Getting tested may help you subsequently take better care of yourself and others—for example, by curing or managing an infection. Get tested every six months and with every new sexual partner. “Check at free clinics or even health screenings on campus, as they usually promise anonymity,” says Michelle B.*, a fourth-year undergraduate student at Northern Illinois University.

If you test negative for STIs

Remember that viruses (including HIV) can take several months to show up in your blood. For accurate results, repeat the test three months later. Herpes testing is most effective when symptoms are evident.

Here’s some of the evidence

Getting tested for and treating STIs is often simple and painless

“All types of STI testing are most commonly done through quick and painless means,” says Appleby. If you do test positive, many types of STIs that are common among young people are treatable with medication.

4. Treat current STI infections and avoid sex if you have a genital abrasion

Having genital abrasions (a cut or sore on or around your genital area) or another STI, with or without symptoms, can increase the risk of transmission and makes you a lot more vulnerable to additional infections, including HIV. If you have HIV, being infected with another STI makes you more likely to transmit HIV, research suggests. To lower your risk of HIV infection, treat the STI and avoid sex if you have a genital abrasion. 

Lowering the risk of transmission if you have HIV

The herpes simplex virus (HSV) can also be spread to the genitals via oral herpes (cold sores) on or around the mouth.

The two herpes strains (HSV-1) and (HSV-2) can each cause symptoms and raise your risk of other STIs. If you have a cold sore or blisters on or around the mouth, avoid oral sex, as well as kissing and sharing drinks.

5. Try having fewer sexual partners—and talk to your partners about safer sex practices

The more sexual partners you have, the greater your potential exposure to STIs.

If you or your partner have multiple partners, do this

Here’s why the risk is higher with multiple partners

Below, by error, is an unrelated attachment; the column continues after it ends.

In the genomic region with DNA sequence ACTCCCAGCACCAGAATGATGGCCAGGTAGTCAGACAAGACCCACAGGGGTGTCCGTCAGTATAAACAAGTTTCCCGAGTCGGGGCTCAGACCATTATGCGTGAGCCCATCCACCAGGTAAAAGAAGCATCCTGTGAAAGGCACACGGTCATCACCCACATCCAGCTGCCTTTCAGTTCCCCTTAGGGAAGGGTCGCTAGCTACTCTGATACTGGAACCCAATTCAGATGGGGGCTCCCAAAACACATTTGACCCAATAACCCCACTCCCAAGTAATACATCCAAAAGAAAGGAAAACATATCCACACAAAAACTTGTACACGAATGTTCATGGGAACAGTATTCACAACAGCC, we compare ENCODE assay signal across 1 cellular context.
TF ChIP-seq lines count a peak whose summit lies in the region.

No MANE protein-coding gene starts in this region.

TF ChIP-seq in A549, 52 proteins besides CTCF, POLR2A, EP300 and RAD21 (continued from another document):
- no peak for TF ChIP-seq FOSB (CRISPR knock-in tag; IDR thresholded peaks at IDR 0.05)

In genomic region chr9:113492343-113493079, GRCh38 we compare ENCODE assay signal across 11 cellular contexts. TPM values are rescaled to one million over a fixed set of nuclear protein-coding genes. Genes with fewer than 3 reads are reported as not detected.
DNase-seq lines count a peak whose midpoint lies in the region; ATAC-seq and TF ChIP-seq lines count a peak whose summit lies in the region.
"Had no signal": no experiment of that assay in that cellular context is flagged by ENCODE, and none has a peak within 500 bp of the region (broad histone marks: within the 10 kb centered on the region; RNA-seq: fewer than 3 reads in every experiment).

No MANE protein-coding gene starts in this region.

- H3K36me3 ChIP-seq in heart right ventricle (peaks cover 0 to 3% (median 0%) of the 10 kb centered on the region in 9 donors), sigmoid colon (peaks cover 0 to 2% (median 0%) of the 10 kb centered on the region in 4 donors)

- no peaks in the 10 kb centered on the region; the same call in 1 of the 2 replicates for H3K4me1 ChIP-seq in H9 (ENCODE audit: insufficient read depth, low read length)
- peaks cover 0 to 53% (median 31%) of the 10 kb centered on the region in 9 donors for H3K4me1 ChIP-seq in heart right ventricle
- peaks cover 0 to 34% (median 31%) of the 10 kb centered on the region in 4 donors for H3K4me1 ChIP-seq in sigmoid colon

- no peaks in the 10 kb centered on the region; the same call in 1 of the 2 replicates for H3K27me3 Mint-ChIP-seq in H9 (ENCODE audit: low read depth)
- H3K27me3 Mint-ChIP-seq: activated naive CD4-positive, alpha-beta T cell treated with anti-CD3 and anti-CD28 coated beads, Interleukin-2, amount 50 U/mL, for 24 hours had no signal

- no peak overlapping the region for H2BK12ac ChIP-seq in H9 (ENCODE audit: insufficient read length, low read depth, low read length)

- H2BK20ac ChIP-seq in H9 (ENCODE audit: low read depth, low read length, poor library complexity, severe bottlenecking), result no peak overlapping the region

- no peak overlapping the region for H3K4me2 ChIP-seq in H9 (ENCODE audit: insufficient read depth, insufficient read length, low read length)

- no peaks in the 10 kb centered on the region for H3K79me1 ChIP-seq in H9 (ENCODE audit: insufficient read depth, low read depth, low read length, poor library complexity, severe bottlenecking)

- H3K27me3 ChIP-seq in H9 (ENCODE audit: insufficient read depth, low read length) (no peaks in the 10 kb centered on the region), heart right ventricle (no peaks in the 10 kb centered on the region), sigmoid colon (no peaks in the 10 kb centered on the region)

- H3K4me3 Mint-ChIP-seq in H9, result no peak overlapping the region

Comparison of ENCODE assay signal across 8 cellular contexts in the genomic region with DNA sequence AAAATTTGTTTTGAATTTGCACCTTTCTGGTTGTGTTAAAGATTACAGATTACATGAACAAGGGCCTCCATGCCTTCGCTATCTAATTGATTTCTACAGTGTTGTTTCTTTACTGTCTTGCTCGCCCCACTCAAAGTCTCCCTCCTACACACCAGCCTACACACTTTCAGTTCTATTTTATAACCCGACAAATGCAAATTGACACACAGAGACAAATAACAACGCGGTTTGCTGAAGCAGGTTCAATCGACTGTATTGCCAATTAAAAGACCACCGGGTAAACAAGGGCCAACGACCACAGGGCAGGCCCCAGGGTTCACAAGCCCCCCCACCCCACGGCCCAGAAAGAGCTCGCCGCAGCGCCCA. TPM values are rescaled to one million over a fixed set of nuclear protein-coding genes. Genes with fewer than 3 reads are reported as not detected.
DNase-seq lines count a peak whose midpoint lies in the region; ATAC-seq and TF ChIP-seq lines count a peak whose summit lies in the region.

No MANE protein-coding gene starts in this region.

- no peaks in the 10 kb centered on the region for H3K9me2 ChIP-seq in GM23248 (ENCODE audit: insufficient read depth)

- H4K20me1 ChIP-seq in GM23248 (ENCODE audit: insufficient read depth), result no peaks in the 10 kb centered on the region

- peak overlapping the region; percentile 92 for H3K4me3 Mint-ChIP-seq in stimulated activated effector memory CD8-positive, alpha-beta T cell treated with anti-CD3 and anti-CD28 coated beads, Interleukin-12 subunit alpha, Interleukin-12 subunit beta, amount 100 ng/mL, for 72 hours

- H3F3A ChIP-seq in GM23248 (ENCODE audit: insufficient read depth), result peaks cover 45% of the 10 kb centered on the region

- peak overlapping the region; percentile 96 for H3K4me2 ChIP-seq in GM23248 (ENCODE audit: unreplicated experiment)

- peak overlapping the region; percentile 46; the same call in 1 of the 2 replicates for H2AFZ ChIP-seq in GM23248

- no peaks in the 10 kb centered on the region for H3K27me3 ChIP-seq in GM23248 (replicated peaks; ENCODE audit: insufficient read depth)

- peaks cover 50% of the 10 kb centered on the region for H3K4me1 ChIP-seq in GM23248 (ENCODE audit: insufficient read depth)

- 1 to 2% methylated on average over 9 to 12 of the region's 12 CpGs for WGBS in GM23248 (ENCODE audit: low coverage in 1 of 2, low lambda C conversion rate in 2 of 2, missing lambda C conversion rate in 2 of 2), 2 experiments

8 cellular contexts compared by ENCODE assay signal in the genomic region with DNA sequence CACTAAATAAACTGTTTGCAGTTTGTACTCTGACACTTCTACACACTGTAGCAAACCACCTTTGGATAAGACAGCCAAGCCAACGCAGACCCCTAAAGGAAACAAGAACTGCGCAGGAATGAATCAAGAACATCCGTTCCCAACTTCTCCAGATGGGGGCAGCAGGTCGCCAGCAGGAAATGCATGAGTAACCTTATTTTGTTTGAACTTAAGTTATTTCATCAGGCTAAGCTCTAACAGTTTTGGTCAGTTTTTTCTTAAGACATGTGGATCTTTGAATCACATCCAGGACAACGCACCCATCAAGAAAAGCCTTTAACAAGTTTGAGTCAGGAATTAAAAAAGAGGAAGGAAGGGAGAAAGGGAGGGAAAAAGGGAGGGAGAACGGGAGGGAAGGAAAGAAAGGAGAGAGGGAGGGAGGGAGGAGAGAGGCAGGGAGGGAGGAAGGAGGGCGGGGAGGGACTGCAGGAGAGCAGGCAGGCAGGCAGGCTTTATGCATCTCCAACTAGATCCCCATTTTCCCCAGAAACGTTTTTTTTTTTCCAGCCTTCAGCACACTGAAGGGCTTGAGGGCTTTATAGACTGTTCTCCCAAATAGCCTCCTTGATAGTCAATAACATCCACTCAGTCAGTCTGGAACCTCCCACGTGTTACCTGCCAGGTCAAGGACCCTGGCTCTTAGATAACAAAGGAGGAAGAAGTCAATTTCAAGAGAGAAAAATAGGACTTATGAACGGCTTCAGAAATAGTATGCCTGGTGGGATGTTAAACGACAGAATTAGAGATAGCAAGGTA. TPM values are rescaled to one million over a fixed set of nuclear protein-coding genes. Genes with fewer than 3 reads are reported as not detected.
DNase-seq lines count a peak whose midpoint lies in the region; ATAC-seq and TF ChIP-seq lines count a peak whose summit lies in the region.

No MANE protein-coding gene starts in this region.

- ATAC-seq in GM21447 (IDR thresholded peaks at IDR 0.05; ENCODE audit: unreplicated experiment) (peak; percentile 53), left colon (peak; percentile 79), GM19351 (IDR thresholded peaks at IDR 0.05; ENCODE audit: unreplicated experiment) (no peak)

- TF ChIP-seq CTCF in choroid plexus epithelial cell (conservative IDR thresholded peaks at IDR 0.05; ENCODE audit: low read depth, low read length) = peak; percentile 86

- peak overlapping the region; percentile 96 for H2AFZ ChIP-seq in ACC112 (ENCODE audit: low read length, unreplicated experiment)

female holding condom package

6. If you have anal sex, use a condom and lubrication every time

Unprotected anal sex carries a higher risk for STI transmission. The anus does not naturally lubricate; it can tear easily, raising the risk of being infected with HIV, chlamydia, gonorrhea, and other STIs.

To reduce your risk

7. Men who have sex with men: Take daily preventive medication to reduce risk of HIV

Each of these risk-reduction strategies can provide around 90 percent protection (or more) from the specified danger, various studies suggest.

If you don’t have HIV

Pre-exposure prophylaxis (PrEP) is a course of daily medication for people at high risk of becoming infected with HIV, such as men who have sex with men or anyone who has had sex with an HIV-positive person or person who uses drugs intravenously. When taken as advised by health care providers, the medicine lowers the risk of becoming infected with HIV by up to 92 percent, according to the CDC. If PrEP is not taken consistently, it is much less effective. People taking PrEP should continue to use condoms and get tested for STIs every six months and/or with every new sex partner.

If you have HIV

Treatment as Prevention (TasP) is a course of medication for people who are already infected with HIV. The medicine reduces their “viral load”—the amount of HIV particles in their blood. When taken as advised by health care providers, TasP means you are up to 96 percent less likely to pass the HIV infection on to others, according to the New England Journal of Medicine (2011). People taking TasP should continue to use condoms and get tested for STIs every six months and/or with every new sex partner.

Bonus

Since we’re talking about dramatically lowering risk, three other STIs can be prevented by vaccines: Hepatitis A, Hepatitis B, and some of the harmful strains of human papillomavirus (HPV). If you haven’t been vaccinated yet, talk to your health care provider about the options. .

Lizzy Appleby, MA, youth program manager at Angles, a sexual health, identity, and education clinic, Northfield, Illinois.

Joleen Nevers, MA Ed, CHES, AASECT Certified Sexuality Education, sexuality educator, health education coordinator, University of Connecticut.

Tara R. Schuster, MS, MCHES, coordinator of health promotion, Rensselaer Polytechnic Institute, New York.

Pierre-Paul Tellier, MD, family physician, CLSC de Côte-des-Neiges, McGill University in Quebec.